As travelers have grown more sophisticated, many parts of the world have begun opening up to casual and amateur adventurers. This includes places like Mount Everest and the Himalayan Mountains, which today draw an increasing number of people who want to breathe the air on the rooftop of the world. Up here, there isn't a single recommendation someone can make. Mountaintop resorts have begun springing up all over. The real challenge isn't finding a view. It's picking one.
"[Australia] is the home of the largest living thing on earth, the Great Barrier Reef, and of the largest monolith, Ayers Rock (or Uluru to use its now-official, more respectful Aboriginal name). It has more things that will kill you than anywhere else. Of the world's ten most poisonous snakes, all are Australian. Five of its creatures - the funnel web spider, box jellyfish, blue-ringed octopus, paralysis tick, and stonefish - are the most lethal of their type in the world. This is a country where even the fluffiest of caterpillars can lay you out with a toxic nip, where seashells will not just sting you but actually sometimes go for you. ... If you are not stung or pronged to death in some unexpected manner, you may be fatally chomped by sharks or crocodiles, or carried helplessly out to sea by irresistible currents, or left to stagger to an unhappy death in the baking outback."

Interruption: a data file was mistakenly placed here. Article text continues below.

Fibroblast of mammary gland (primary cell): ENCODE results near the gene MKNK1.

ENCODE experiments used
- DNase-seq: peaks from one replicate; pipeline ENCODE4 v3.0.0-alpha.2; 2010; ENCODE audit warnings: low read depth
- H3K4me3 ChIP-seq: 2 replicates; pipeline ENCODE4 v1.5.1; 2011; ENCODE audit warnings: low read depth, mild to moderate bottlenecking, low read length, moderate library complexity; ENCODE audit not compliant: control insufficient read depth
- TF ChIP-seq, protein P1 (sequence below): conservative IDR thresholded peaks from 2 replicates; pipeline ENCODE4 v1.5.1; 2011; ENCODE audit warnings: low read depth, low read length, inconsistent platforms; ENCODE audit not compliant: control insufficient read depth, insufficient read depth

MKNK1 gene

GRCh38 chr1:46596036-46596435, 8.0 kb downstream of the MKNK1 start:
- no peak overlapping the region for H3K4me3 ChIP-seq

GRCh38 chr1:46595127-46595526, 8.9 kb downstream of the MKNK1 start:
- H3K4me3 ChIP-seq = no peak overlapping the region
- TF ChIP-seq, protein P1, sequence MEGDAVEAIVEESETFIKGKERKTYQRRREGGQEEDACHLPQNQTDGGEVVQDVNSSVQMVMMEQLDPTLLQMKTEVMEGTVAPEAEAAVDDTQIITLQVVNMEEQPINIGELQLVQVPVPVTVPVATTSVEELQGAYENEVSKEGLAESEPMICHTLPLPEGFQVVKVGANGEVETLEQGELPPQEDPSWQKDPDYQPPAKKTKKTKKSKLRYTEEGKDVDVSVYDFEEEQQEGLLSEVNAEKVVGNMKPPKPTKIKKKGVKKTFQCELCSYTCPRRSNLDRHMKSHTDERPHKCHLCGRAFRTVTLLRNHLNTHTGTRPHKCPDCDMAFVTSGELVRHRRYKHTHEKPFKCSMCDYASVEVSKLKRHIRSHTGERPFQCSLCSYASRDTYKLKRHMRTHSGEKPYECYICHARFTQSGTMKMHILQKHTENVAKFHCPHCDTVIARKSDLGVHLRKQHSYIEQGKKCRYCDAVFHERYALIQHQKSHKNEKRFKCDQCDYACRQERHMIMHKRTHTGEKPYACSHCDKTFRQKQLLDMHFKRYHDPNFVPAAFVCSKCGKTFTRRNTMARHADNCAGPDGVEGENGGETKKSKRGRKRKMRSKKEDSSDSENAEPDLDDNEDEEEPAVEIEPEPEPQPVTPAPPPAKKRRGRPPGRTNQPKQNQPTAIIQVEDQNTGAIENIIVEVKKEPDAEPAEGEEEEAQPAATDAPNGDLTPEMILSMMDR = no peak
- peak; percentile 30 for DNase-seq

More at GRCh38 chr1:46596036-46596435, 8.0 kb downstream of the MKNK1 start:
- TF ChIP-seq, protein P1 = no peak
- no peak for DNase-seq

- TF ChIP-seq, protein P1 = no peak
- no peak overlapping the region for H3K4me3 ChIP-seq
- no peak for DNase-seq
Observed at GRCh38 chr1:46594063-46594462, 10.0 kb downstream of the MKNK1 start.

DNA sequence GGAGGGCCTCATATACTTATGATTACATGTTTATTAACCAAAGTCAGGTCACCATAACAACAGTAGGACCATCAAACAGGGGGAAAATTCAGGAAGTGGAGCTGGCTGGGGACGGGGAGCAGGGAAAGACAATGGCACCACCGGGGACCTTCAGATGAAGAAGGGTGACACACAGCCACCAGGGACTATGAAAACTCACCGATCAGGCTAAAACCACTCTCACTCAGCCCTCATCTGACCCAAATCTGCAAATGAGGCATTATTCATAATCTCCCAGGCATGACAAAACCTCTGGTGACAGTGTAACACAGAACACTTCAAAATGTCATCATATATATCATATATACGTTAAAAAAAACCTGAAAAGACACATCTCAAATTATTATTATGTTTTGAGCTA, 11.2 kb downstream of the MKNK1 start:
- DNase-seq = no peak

It's a tough place.
The Outback is the toughest landscape that this tough place has to offer. In it is Uluru, one of the most remote destinations that tough place has to offer. And at Uluru you will find Longitude 131, a five-star campground that describes itself as "a transcendent experience of discovery."
Americans can hail from some surprising places. For example, the residents of a few South Pacific islands carry the same blue passports as the rest of us.
It is for this reason that you can fly to one of the most remote islands in the entire Pacific Ocean, American Samoa, and leave your passport at home. Upon arrival you won't need to sweat it out in a concrete room either.
American Samoa has become a very popular place to build island resorts. So much so that, like the Himalayas, it's impossible to pinpoint just one destination here. Instead there are entire websites dedicated to helping you select your water's-edge accommodations on an island that the U.S. owns specifically, because it's so far from anywhere.
"People are lately looking for more off-the-beaten-path, luxurious places," said Batkin. "[Such as] Iceland, Antarctica, heli-skiing (anywhere), Patagonia, and trekking in Bhutan."
To that list, she suggested, add the arctic resorts of Scandinavia. Batkin cited in particular the hotel Kakslauttanen, and it's easy to understand why. From there travelers can watch the northern lights in a setting that, for all intents and purposes, looks like it stepped out of a fairytale.